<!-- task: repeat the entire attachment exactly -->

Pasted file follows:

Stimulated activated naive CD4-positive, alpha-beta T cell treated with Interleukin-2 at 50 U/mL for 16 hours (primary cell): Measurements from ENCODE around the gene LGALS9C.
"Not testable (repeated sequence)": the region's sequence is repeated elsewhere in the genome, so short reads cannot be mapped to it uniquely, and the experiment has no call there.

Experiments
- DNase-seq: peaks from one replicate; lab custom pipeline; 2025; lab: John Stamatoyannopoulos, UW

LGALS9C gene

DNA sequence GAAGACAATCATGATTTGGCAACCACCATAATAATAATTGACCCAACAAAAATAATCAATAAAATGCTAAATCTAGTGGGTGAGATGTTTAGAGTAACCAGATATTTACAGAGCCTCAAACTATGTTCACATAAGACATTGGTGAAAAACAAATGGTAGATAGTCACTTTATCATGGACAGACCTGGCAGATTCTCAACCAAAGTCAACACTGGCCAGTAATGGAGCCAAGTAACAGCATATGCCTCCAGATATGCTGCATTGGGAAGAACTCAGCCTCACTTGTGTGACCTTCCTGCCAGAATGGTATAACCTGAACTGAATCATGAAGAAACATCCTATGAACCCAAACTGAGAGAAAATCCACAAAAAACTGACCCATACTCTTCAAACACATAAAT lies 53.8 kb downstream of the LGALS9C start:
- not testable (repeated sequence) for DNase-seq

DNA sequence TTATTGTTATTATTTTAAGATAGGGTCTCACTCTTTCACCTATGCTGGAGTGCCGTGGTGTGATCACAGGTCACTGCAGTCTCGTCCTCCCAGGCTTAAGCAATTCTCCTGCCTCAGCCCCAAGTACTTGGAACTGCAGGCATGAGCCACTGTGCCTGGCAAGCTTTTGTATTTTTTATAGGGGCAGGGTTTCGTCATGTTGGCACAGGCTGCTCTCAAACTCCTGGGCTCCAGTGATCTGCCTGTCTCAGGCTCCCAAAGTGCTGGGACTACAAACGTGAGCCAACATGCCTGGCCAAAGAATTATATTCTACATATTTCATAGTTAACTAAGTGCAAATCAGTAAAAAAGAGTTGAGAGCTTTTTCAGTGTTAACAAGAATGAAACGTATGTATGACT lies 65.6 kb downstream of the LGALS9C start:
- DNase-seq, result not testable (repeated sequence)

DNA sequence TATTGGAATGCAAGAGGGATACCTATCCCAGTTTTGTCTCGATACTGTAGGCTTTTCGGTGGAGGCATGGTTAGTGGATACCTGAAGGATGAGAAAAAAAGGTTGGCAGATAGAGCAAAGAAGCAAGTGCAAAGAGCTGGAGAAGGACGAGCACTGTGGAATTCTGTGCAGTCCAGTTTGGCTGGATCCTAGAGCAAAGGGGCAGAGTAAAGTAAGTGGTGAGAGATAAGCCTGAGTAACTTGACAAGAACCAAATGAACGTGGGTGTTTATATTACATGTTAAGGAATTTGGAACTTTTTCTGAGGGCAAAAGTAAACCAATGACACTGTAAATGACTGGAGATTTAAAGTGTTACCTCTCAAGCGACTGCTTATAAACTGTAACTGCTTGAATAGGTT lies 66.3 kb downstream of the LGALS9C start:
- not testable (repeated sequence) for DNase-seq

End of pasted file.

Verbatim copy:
Stimulated activated naive CD4-positive, alpha-beta T cell treated with Interleukin-2 at 50 U/mL for 16 hours (primary cell): Measurements from ENCODE around the gene LGALS9C.
"Not testable (repeated sequence)": the region's sequence is repeated elsewhere in the genome, so short reads cannot be mapped to it uniquely, and the experiment has no call there.

Experiments
- DNase-seq: peaks from one replicate; lab custom pipeline; 2025; lab: John Stamatoyannopoulos, UW

LGALS9C gene

DNA sequence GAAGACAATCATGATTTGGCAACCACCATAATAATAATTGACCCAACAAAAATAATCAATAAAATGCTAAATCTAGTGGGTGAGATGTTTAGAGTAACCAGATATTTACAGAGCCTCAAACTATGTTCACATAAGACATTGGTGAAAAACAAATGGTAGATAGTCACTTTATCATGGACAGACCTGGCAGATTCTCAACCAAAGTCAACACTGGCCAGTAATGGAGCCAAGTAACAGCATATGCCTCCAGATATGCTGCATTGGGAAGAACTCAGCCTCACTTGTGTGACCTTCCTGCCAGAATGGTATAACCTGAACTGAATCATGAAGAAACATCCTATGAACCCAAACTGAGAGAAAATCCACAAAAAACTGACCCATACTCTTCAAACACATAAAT lies 53.8 kb downstream of the LGALS9C start:
- not testable (repeated sequence) for DNase-seq

DNA sequence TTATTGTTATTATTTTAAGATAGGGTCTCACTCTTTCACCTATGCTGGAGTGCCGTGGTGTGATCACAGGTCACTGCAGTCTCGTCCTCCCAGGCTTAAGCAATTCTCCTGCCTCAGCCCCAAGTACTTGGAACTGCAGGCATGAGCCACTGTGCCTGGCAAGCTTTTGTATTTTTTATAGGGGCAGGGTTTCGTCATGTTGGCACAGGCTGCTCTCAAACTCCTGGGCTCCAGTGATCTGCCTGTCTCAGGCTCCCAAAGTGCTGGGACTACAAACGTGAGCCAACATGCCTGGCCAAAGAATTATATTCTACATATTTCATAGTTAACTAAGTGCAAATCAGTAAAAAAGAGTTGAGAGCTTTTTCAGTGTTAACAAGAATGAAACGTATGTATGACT lies 65.6 kb downstream of the LGALS9C start:
- DNase-seq, result not testable (repeated sequence)

DNA sequence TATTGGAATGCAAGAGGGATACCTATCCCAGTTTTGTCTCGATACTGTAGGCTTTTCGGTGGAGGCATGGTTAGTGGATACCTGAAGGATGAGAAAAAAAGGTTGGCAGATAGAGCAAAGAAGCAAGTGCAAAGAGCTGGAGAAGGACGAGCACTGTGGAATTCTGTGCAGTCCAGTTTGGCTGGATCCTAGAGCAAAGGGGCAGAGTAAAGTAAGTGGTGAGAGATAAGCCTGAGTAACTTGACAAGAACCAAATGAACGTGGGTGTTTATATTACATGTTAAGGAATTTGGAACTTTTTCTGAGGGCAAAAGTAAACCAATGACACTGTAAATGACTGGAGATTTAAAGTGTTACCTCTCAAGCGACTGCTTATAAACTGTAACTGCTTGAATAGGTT lies 66.3 kb downstream of the LGALS9C start:
- not testable (repeated sequence) for DNase-seq